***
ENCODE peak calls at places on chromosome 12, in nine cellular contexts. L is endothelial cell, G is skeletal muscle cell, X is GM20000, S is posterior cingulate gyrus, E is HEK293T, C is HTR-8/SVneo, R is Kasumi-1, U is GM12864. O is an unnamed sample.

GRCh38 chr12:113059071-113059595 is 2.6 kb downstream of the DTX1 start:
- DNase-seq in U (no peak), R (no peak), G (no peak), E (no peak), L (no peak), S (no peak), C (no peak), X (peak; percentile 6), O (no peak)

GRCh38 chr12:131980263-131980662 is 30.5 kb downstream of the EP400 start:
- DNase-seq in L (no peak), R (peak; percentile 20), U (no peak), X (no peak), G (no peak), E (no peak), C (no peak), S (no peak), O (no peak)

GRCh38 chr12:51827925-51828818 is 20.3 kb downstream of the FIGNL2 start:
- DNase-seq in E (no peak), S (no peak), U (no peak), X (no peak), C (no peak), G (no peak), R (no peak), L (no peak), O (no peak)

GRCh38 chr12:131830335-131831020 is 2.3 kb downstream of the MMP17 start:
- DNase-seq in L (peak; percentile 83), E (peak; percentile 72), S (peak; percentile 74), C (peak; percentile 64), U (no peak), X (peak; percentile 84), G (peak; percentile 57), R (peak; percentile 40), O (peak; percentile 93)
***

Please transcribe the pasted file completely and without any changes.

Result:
ENCODE peak calls at places on chromosome 12, in nine cellular contexts. L is endothelial cell, G is skeletal muscle cell, X is GM20000, S is posterior cingulate gyrus, E is HEK293T, C is HTR-8/SVneo, R is Kasumi-1, U is GM12864. O is an unnamed sample.

GRCh38 chr12:113059071-113059595 is 2.6 kb downstream of the DTX1 start:
- DNase-seq in U (no peak), R (no peak), G (no peak), E (no peak), L (no peak), S (no peak), C (no peak), X (peak; percentile 6), O (no peak)

GRCh38 chr12:131980263-131980662 is 30.5 kb downstream of the EP400 start:
- DNase-seq in L (no peak), R (peak; percentile 20), U (no peak), X (no peak), G (no peak), E (no peak), C (no peak), S (no peak), O (no peak)

GRCh38 chr12:51827925-51828818 is 20.3 kb downstream of the FIGNL2 start:
- DNase-seq in E (no peak), S (no peak), U (no peak), X (no peak), C (no peak), G (no peak), R (no peak), L (no peak), O (no peak)

GRCh38 chr12:131830335-131831020 is 2.3 kb downstream of the MMP17 start:
- DNase-seq in L (peak; percentile 83), E (peak; percentile 72), S (peak; percentile 74), C (peak; percentile 64), U (no peak), X (peak; percentile 84), G (peak; percentile 57), R (peak; percentile 40), O (peak; percentile 93)